Mediation Confidentiality: Mediator’s Information and Testimony

  By Donald L. Swanson The basic rule is this: the confidentiality of information held by a mediator is nearly-sacred. The case is In re Anonymous, 283 F.3d 627 (4th Cir. 2002). The question is whether a mediator may divulge, or be compelled to divulge, information from a mediation session. An underlying lawsuit is settled... Continue Reading →

The Story of “The Last Bankrupt Hanged”

  “Hanging was a spectator sport in eighteenth-century England, and . . . the usual crowd turned out to watch [John Perrott] swing.  They came to see off not a murderer, rapist, or highwayman, but rather a bankrupt.” E. Kadens, “The Last Bankrupt Hanged: Balancing Incentives in the Development of Bankruptcy Law,” 59 Duke L.J.... Continue Reading →

Seven Findings about “Successful Mediation” — from a Study of Mediation in International Relations

By: Donald L Swanson I recently stumbled upon a fascinating report of a study on issues and trends called “Successful Mediation in International Relations.”  This study looks at 79 international disputes (of which 44 are mediated) occurring during a 45 year period, between 1945 and 1989.  The study makes multiple findings about these mediation efforts.... Continue Reading →

Why Bankruptcy Judges Have a 14-Year Term, Instead of Life Tenure (From Justice White in Northern Pipeline v. Marathon)

By Donald L. Swanson Have you ever wondered why Congress, when it adopted the Bankruptcy Code in 1978, limited the term of service for bankruptcy judges to fourteen years? --This term limitation, established in 28 U.S.C. Sec. 157(a)(1), assures that bankruptcy judges are serving as Article I judges under the U.S. Constitution. Life tenure would... Continue Reading →

How a Creative Mediation Program Turns a Problem into Success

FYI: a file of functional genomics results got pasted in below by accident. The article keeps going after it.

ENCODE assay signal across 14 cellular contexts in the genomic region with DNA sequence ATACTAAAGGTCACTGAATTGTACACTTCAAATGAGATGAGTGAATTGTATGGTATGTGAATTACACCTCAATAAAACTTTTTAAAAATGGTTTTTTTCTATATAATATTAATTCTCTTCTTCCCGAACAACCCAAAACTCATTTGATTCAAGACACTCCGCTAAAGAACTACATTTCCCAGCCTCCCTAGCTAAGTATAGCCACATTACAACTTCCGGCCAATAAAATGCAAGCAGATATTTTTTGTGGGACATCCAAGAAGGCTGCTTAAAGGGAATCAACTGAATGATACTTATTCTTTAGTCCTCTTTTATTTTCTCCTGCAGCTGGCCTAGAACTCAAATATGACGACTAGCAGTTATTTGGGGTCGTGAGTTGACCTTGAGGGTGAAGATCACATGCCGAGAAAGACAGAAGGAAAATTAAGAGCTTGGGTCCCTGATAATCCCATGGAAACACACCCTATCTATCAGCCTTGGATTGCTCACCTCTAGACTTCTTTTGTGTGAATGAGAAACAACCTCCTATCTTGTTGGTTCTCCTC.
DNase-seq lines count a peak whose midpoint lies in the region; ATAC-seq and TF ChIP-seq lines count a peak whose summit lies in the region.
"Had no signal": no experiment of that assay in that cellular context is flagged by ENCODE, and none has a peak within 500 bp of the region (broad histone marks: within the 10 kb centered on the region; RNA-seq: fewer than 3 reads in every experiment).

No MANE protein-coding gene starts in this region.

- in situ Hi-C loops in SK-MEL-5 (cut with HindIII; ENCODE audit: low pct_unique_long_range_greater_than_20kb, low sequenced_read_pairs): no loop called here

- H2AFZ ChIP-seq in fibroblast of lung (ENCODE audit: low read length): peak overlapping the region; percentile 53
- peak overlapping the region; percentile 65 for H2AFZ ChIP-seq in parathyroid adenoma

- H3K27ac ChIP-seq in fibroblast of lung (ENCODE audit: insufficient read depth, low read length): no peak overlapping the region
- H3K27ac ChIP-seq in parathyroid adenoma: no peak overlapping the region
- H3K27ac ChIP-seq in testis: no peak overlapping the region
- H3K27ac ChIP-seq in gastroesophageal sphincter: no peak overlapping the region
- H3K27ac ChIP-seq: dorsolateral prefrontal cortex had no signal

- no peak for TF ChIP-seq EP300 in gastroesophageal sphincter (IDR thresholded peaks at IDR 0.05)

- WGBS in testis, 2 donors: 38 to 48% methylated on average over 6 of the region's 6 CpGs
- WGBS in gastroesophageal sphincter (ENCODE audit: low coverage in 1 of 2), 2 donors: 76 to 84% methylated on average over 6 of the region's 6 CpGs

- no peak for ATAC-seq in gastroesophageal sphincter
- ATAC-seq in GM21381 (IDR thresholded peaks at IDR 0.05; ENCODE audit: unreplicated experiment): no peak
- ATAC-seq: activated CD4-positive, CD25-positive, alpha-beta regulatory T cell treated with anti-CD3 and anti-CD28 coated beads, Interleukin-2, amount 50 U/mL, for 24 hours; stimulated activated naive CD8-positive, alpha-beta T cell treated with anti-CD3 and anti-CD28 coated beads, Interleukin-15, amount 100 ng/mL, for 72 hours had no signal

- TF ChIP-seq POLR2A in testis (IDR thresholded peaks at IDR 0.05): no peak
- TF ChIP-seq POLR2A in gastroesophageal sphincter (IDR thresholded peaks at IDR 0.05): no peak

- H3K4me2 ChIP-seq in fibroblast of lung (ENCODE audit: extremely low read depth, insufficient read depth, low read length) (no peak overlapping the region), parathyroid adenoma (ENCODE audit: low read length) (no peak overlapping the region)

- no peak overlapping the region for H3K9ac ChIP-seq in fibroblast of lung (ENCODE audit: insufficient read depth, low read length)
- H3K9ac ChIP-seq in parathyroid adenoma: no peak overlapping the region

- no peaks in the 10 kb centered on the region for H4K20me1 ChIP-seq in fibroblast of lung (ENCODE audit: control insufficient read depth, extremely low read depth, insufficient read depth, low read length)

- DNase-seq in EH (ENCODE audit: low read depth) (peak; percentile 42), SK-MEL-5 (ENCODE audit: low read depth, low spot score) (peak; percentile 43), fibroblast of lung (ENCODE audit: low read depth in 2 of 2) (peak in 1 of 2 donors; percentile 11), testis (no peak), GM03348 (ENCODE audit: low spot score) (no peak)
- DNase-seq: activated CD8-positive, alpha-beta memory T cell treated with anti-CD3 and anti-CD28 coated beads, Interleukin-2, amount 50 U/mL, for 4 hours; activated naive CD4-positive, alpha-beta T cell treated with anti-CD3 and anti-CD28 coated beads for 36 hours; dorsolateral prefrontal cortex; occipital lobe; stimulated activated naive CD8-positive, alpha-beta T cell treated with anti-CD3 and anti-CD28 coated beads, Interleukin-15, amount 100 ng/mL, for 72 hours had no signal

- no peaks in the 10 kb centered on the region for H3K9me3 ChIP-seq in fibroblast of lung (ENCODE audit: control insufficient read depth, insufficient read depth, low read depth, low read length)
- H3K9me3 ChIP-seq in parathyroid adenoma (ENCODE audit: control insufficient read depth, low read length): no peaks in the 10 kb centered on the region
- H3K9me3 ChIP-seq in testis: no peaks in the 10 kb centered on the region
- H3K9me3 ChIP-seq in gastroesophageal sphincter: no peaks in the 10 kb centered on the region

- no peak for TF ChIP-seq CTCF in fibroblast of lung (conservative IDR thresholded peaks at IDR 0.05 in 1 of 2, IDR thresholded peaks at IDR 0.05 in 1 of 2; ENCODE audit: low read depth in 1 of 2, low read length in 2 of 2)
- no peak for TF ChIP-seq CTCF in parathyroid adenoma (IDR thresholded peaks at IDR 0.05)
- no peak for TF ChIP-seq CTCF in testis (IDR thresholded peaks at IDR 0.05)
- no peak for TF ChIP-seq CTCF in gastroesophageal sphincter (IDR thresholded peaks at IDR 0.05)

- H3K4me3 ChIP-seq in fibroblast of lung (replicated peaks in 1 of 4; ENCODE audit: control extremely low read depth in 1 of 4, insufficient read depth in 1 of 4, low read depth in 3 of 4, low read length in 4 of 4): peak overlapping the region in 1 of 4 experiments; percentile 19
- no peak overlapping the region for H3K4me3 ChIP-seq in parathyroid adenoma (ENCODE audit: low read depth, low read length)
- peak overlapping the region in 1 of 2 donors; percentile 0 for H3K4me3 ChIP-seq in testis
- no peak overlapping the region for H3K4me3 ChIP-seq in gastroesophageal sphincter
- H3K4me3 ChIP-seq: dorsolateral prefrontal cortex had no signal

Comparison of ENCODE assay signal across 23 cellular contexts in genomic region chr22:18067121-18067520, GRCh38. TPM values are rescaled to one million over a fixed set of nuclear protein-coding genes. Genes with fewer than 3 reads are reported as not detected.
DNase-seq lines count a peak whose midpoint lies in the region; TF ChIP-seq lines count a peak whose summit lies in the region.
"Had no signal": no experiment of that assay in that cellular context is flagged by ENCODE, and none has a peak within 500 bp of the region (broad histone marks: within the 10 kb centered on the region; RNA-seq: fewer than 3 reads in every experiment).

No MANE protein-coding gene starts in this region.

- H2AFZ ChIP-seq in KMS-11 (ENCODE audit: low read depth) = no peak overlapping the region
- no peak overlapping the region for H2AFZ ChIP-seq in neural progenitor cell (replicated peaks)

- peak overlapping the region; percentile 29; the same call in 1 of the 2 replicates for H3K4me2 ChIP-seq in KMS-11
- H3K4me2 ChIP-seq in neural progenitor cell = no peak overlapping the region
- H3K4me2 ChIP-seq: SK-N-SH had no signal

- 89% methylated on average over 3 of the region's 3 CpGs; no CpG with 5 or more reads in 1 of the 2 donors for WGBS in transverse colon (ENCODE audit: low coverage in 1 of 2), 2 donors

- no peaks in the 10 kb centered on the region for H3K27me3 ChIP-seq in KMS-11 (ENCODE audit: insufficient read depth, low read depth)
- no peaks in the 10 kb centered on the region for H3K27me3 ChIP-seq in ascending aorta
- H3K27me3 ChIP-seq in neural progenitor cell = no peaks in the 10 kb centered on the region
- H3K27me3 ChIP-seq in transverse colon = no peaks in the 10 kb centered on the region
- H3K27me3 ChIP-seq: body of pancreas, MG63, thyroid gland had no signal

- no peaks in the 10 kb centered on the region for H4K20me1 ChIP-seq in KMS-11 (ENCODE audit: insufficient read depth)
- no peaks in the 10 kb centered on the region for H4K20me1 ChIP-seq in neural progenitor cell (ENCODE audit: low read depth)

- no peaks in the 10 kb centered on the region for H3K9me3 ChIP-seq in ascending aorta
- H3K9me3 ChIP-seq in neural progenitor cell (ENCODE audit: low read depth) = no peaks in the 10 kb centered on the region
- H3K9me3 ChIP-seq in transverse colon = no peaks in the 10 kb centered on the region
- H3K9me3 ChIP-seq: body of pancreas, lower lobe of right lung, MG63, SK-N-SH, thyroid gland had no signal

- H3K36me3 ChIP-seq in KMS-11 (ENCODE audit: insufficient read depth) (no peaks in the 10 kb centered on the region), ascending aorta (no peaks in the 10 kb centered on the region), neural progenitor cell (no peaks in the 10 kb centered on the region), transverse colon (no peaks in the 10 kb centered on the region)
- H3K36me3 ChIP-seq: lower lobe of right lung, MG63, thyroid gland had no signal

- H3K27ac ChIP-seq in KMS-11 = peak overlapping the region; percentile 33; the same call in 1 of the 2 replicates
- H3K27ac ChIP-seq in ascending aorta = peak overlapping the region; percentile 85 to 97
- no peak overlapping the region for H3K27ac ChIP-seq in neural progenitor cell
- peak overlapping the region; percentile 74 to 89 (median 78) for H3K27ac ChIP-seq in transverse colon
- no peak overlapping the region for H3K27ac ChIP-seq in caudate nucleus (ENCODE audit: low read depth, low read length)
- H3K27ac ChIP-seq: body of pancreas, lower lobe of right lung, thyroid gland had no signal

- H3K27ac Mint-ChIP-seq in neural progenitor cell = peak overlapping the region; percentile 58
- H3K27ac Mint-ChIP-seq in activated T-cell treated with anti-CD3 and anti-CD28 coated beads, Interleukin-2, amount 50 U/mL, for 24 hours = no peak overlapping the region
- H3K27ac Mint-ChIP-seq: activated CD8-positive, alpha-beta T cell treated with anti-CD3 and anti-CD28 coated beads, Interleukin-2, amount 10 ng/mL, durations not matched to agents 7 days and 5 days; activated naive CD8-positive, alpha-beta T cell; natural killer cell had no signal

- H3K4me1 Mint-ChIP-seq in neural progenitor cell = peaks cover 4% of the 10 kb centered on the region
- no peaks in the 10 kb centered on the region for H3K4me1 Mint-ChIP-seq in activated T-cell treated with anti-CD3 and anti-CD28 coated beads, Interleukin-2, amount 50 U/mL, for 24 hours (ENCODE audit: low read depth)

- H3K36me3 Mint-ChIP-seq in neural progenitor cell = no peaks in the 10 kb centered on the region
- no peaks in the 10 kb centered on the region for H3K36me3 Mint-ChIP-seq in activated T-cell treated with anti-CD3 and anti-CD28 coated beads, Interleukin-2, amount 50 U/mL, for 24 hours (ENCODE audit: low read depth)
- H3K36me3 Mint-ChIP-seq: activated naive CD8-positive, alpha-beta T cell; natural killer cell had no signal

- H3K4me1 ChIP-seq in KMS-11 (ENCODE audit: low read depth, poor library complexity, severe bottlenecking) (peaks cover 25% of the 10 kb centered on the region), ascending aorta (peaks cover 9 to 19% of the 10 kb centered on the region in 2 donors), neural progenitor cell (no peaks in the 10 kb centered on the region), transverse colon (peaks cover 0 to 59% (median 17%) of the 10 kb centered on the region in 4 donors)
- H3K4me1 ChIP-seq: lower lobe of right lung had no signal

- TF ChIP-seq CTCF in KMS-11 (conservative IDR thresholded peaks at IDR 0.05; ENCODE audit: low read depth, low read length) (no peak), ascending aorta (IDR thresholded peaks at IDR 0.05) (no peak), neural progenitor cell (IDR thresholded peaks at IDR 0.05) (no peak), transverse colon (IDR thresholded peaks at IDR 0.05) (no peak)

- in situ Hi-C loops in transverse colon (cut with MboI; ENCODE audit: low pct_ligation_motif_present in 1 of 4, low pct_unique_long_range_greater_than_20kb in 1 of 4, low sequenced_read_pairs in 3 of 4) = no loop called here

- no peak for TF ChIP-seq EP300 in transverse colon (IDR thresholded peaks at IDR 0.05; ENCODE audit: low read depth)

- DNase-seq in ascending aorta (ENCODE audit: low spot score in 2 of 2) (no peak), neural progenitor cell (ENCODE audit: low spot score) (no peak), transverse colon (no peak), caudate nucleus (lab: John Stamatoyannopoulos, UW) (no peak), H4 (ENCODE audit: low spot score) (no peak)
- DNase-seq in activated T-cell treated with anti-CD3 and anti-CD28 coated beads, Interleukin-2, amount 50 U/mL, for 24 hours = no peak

By Donald L. Swanson “We, too, sympathize with the plight of the American farmer. Nevertheless, the solution proposed by the Ahlers majority is contrary to the Bankruptcy Code and a long line of case law.” -- U.S. Supreme Court in Norwest Bank Worthingtonb v. Ahlers, 485 U.S. 197, 209 (1988). The Problem The 1980s are... Continue Reading →

Justice Gorsuch’s First Supreme Court Dissent is Scaliaesque on Statute Construction but Non-Scalia on Public Rights Doctrine (Perry v. Merit Systems)

By Donald L. Swanson On June 23, 2017, Neil Gorsuch issues his first dissenting opinion as a Supreme Court Justice. The case is Perry v. Merit Systems Protection Board (Supreme Court Case No. 16-399). It's about statutory procedures for litigating Federal employee claims.  The dissent by Justice Gorsuch illuminates a comparison of ideas with those... Continue Reading →

Appeals of Bankruptcy (and Other Business) Disputes Take Too Long — Mediation and Other Remedies

By: Donald L. Swanson Advertised Prices: “Haircuts $10 (we add a 3% surcharge if you pay by credit card)” “Sundaes $10 (with a $0.30 surcharge for credit card users)” State Law Violation The State of New York says these advertised prices violate New York General Business Law § 518, which provides: “No seller in any... Continue Reading →

A Unified Theory of Bankruptcy Court Jurisdiction: Wellness International v. Sharif

By Donald L. Swanson Federal courts in the U.S. bankruptcy system have been struggling for decades with the extent and limits of bankruptcy court jurisdiction under the U.S. Constitution. The difficulty begins with Articles I and III of the U.S. Constitution: --Article I, Section 8, says: “The Congress shall have power to . . .... Continue Reading →

Mediation “Dream Team” Appointed in Puerto Rico — But With a “Voluntary” Limitation and Impediment

By Donald L. Swanson On May 21, 2017, the Financial Oversight and Management Board for Puerto Rico files its “Petition” initiating a proceeding under the Puerto Rico Oversight, Management, and Economic Stability Act. This proceeding is described as a pseudo-bankruptcy and is pending in the U.S. Bankruptcy Court for the District of Puerto Rico (Case... Continue Reading →

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